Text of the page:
Thematic layers work together with basemap layers to form an effective web map. Interestingly, the thematic layer is not always the top one. In a 2009 blog post (no longer online), Esri cartographer Charlie Frye described a “map sandwich” approach, wherein a thematic layer (which could be tiled or not) is placed in between two tiled basemap layers that give geographic context. The bottom layer has physiographic features and the top layer has labels and boundaries. This is the “bread.” The thematic layer in the middle is the “meat.” The Esri "Light Gray Canvas" basemap in ArcMap and ArcGIS Online uses this technique. FOSS technology definitely allows this approach as well.
Your map may include several thematic layers that you allow users to toggle on and off. To accomplish this, you can use a single web service with multiple sublayers, or multiple web services that each contain a single layer. However, to keep your app usable and relatively fast-performing, you should avoid including many thematic layers in your web map.
- Open your browser's web developer tools you used during the previous lesson and open the Network tab; then visit Bing maps on your computer's web browser.
- Pan around and switch between the basemaps (drop-down menu at the top right), and note the different web request URLs displayed in the table. These will appear quickly as you interact with the website.
- Click a row representing a request, and then click the Response tab to see what came back from the request. If you see an image, it means the request sent back a tiled map image as a response. Other times you may see JSON and/or other text.
- Now turn on the thematic layer for Traffic.
How is Bing displaying these layers? Why are they taking this approach? At the end of this class, you will have a good understanding of the different options that exist and their advantages and disadvantages. Feel free to go ahead and compare Bing's approach to that at the site HERE WeGo (layers can be accessed at the bottom right). Do you notice any differences in their approach?
Web maps are often equipped with interactive elements that can help you learn more about the layers in the map. These can be informational popups that appear when you click a feature, charts and graphs that are drawn in a separate part of the page, slider bars that adjust the time slice of data displayed in the map, and so forth. Some web maps allow you to edit GIS data in real time, or submit a geoprocessing job to the server and see the response drawn on the screen. Others allow you to type a series of stops and view driving directions between each.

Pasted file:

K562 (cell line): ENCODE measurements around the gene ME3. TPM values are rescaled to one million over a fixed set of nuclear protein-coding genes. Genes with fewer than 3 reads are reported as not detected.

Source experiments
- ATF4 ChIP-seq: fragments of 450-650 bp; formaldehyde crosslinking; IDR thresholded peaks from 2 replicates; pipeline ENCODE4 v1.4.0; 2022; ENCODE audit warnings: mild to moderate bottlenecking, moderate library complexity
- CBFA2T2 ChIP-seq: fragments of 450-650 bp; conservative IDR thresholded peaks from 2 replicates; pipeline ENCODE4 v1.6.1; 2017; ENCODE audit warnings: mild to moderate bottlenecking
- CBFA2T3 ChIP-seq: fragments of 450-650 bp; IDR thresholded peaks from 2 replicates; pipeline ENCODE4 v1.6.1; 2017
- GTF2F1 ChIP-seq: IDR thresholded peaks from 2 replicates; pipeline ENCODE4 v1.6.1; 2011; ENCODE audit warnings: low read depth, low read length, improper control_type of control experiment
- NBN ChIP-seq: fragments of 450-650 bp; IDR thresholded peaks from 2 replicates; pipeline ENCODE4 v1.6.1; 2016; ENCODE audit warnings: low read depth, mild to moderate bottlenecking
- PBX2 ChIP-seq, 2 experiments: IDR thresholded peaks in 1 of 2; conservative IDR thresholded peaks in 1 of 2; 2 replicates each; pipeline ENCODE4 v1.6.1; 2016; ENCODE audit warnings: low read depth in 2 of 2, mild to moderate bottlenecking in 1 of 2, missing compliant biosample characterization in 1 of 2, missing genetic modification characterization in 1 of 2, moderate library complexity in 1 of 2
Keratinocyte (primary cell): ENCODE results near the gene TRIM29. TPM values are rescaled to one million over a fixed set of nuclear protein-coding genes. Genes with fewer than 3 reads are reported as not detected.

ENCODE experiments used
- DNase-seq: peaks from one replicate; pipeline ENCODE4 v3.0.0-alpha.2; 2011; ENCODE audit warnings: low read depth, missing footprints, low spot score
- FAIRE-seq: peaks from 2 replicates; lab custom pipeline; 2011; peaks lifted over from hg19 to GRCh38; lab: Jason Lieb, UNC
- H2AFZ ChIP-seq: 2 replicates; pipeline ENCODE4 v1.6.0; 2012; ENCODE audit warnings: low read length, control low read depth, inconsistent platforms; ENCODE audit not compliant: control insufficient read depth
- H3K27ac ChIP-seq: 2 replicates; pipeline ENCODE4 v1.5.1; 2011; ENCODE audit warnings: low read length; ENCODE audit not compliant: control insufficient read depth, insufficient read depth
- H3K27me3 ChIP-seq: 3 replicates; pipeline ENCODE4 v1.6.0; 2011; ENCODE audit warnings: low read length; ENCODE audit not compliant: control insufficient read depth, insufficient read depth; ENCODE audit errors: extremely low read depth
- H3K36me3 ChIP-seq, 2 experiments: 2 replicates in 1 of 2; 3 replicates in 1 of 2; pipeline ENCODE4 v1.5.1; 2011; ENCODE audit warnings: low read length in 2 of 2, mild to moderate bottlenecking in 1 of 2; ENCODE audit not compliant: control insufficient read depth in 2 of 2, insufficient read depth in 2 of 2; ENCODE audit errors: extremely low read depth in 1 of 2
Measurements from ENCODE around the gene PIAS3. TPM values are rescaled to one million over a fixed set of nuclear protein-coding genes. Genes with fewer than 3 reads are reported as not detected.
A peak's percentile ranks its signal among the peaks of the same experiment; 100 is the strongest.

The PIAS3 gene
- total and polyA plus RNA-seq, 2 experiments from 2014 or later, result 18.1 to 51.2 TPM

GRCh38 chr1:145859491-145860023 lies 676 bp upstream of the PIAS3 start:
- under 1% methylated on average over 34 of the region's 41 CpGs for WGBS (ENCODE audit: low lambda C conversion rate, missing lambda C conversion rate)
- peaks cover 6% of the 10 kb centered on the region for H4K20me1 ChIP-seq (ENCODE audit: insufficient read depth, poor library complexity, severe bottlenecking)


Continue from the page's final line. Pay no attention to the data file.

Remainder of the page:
These elements make the map come alive. The key to making an effective web map is to include the interactive elements that are most useful to your audience, without overwhelming them with options or making the tasks too complicated. Even a little bit of housekeeping, such as including user-friendly field aliases in your popups, can go a long way toward making your map approachable and useful.
Later in this lesson, you'll examine some web maps and discuss the interactive elements they provide. You'll also revisit this subject in Lesson 6 as you begin using the web mapping APIs to put all your layers together into a web map.
Getting some practice with identifying web map elements
Let's get some practice identifying these elements. I will walk you through two simple web maps and point out the basemap, the thematic layers, and the interactive elements. Then, in this week's assignment, you'll get the chance to try it yourself using two web maps of your choosing.
GDACS Disaster Alerts
The first map we'll look at is www.gdacs.org/, published by the Global Disaster Alert and Coordination System (GDACS), a cooperation framework between the United Nations, the European Commission, and others to share disaster information and alerts. The web map on the main page showing alerts for the last four days is relatively simple in terms of interactive elements, focusing on displaying disaster related information and providing links to more detailed reports. This map has been created with OpenLayers. It is similar in scope to what you will be creating in this course. Take a minute to open this map and examine it.
- The map offers three different terrain-based basemap options serving as unintrusive backdrops for displaying the thematic layers. However, when you zoom in, you will see that at a certain zoom level the basemap changes to a typical road map version, similar to what you are familiar with from Google Maps, Bing, or OpenStreetMap. By inspecting the network traffic in the browser's network log while panning around and zooming, we can see that all these basemaps options are loaded as image tiles using URLs like this one:
https://europa.eu/webtools/maps/tiles/osm-ec/11/1139/1066.pngThe "osm" in the name here provides some clue that the tiles for the road map basemap have been created from OpenStreetMap data.